Another Bakelite beauty, the Lubitel 2 is pretty much identical to the original Lubitel, but with a few small changes.
Produced 1955 – 1980/Over two million units
Another Bakelite beauty, the Lubitel 2 is pretty much identical to the original Lubitel, but with a few small changes. A gentleman by the name of G. Barkovski, is credited with the creation of this “upgrade.” Most notably, the camera now featured a self-timer and flash sync. It also has a small housing on the side
for two lens filters.
As you can see from its production dates, the scope of its manufacture is HUGE. We’re talking over three decades of Lubitel 2’s! An interesting note is the Bakelite texture from camera to camera. Bakelite
molds only work for so long before they have to be replaced. As they wear out, they’ll impart different patterns and “mistakes” to the body parts that they produce. If you compare a few Lubitel 2’s from different years, you’ll often see a marked difference in the texture. Lubitel 2’s were produced with both Latin and Cyrillic nameplates – and were produced for a variety of export markets and foreign partners. One notable variant is the Kalimar TLR100 – which is simply a re-branded Lubi 2.
Small and flat with well-marked paths, the Netherlands is a bicyclist’s dream. A few weeks’ riding will take you all around the country and through picturesque villages. Kinderdijk is only 2 hours' cycling from Rotterdam and is a perfect opportunity look for creative ways to show the commonly recognizable scenery in an unusual way.
This is a tribute to Juergen Teller, a great fashion photographer who continues to work with analogue cameras. In the 1990s he radically changed the way to make fashion photography. His models appear "soap and water", without heavy make-up, and his images seem taken like an amateur photographer. Between his nice works, there is a photos that I like so much, taken in Cuba and called "The Girl with the Broken Nose." Take a look after the jump!
The first model in Minolta's long-running series of 35mm rangefinder cameras, the original Hi-Matic from the early 1960s is a historic analogue beauty in more ways than one. Find out what catapulted this camera to stardom during its heydays in this installment of Lomopedia!
... but of course, living deer! I don't know what it is that excites me so much about deer. Close to where I live is a small deer enclosure. I feel so sorry for the little guys, but I love to visit them and feed them apples and walnuts.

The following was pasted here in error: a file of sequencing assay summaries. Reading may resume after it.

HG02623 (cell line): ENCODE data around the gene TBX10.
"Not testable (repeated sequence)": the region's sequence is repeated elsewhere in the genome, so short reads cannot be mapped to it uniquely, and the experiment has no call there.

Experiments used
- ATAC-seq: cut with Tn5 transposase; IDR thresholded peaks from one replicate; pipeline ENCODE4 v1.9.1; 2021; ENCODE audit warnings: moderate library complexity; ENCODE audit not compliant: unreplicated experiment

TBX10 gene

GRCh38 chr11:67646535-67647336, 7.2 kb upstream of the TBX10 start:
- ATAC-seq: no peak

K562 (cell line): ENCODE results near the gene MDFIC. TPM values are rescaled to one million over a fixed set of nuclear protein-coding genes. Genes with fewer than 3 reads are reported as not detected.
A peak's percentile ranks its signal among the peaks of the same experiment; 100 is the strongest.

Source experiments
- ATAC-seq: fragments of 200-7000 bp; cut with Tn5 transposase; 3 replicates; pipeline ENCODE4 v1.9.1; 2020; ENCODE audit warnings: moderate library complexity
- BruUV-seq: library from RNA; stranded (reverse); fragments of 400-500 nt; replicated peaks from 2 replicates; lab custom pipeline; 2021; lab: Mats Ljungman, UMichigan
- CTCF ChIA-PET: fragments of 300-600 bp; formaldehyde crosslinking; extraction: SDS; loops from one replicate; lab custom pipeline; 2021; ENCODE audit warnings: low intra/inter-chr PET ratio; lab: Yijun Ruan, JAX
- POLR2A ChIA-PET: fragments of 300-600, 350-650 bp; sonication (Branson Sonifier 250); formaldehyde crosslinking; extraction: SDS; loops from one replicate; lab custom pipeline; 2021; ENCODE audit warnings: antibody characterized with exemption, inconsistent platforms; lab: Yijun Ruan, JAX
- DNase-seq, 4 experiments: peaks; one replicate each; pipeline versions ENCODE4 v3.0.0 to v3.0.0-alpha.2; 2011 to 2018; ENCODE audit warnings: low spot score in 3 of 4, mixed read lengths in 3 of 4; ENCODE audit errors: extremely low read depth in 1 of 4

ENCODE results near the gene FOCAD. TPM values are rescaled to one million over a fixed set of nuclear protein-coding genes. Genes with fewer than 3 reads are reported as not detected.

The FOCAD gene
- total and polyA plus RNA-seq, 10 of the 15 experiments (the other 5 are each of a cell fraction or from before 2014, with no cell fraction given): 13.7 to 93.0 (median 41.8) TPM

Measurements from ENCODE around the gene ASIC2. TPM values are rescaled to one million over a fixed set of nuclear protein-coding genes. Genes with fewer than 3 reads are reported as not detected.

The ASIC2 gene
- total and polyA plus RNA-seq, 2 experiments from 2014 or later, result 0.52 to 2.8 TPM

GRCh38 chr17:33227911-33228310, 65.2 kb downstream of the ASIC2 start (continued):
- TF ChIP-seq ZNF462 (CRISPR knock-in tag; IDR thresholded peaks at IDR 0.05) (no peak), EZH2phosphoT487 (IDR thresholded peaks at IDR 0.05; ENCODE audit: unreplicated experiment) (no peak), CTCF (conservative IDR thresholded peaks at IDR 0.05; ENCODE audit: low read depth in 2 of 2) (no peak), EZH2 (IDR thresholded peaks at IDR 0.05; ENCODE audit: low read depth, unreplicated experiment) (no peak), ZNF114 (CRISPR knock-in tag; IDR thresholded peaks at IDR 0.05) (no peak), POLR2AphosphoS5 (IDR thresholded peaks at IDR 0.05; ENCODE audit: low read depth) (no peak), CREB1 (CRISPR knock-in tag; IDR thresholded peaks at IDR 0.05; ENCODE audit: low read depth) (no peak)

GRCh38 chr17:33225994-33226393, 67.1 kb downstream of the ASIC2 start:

G K Lee. is a New York-based photographer with a lifelong passion for his craft and for music. He took the Russar+ Lens out for a spin around the city by trying it to his Leica M6! Beautiful wide angle shots were captured while accompanied by two models from Silent Models NY.
You’ve shouted your analogue love from the rooftops and worn your heart on your sleeve – Now it’s time to take it to the next level and wear it on your skin! Our new Lomography Tattoos are fun, easy to apply and come in five designs.
Steffen Böttcher's blog is already home to some very beautiful portraits taken with the New Petzval Lens. But the Petzval does so much more than just taking beautiful portraits; Böttcher recently took the lens with him on a mobile home adventure across the South of France. Find out more about the German photographer and his road trip in this exclusive interview.
The entire Kodak Elitechrome series belong to my favorite films. From the EB, to the EBX, ED, and EL; they all have great features once you know how to use them well. The EL with its 400 ISO hardly gets any attention, which is also because of the fact that it is more uncommon. But that is about to change with this. Here's some e-love.
The original Diana F is a plastic beauty from 1960s Hong Kong. The Diana F+ is a reinterpretation, which is in no way inferior to the old Diana. It´s so versatile with all the optional accessories and lenses like no other lomography camera. And because of this, I will show you what makes this camera so special.
Funkie House in the Hague is a small store 'packed with goodness!' Compared to their store in Rotterdam this is a small boutique, but still they have a very impressive inventory. It must be the most cozy store in town!
Throwing chemicals, fire, and scratching emulsion are just a few ways of experimenting with film. But there's another process that completely destroys it (or, if you're lucky, creates something amazing), that is as spastic as a drunken man staggering his way home after a night at the pub - literally.
And it all comes down to darkness.
They say March is in like a lion and out like a lamb. Well here at Lomography Gallery Store NYC we think the entire month is pretty fierce. See what awesome events we have planned for you as the weather begins to change from polar vortex to spring breezes.